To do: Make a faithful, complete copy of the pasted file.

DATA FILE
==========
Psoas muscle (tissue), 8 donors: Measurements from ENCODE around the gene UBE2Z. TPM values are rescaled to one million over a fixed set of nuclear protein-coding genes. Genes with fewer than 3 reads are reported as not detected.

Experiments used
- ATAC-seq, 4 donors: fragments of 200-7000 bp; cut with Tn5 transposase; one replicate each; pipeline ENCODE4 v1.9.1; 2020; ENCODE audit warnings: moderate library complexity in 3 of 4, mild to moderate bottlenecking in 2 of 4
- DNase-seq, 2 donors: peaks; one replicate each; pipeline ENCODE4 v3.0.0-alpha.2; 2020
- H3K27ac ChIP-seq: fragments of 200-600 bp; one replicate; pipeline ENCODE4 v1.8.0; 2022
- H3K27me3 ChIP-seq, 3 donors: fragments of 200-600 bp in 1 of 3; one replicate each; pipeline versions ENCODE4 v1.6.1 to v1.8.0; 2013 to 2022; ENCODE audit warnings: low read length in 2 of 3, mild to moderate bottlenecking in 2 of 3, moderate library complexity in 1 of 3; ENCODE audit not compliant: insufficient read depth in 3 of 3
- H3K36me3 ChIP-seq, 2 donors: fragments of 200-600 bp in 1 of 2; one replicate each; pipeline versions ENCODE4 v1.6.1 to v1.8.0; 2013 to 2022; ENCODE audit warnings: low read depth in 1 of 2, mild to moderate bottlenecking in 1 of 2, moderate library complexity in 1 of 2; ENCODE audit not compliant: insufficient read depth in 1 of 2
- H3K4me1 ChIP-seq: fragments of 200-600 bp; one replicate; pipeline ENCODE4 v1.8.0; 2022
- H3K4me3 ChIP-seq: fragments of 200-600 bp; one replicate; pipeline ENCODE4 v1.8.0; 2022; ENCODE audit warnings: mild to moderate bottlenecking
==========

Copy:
Psoas muscle (tissue), 8 donors: Measurements from ENCODE around the gene UBE2Z. TPM values are rescaled to one million over a fixed set of nuclear protein-coding genes. Genes with fewer than 3 reads are reported as not detected.

Experiments used
- ATAC-seq, 4 donors: fragments of 200-7000 bp; cut with Tn5 transposase; one replicate each; pipeline ENCODE4 v1.9.1; 2020; ENCODE audit warnings: moderate library complexity in 3 of 4, mild to moderate bottlenecking in 2 of 4
- DNase-seq, 2 donors: peaks; one replicate each; pipeline ENCODE4 v3.0.0-alpha.2; 2020
- H3K27ac ChIP-seq: fragments of 200-600 bp; one replicate; pipeline ENCODE4 v1.8.0; 2022
- H3K27me3 ChIP-seq, 3 donors: fragments of 200-600 bp in 1 of 3; one replicate each; pipeline versions ENCODE4 v1.6.1 to v1.8.0; 2013 to 2022; ENCODE audit warnings: low read length in 2 of 3, mild to moderate bottlenecking in 2 of 3, moderate library complexity in 1 of 3; ENCODE audit not compliant: insufficient read depth in 3 of 3
- H3K36me3 ChIP-seq, 2 donors: fragments of 200-600 bp in 1 of 2; one replicate each; pipeline versions ENCODE4 v1.6.1 to v1.8.0; 2013 to 2022; ENCODE audit warnings: low read depth in 1 of 2, mild to moderate bottlenecking in 1 of 2, moderate library complexity in 1 of 2; ENCODE audit not compliant: insufficient read depth in 1 of 2
- H3K4me1 ChIP-seq: fragments of 200-600 bp; one replicate; pipeline ENCODE4 v1.8.0; 2022
- H3K4me3 ChIP-seq: fragments of 200-600 bp; one replicate; pipeline ENCODE4 v1.8.0; 2022; ENCODE audit warnings: mild to moderate bottlenecking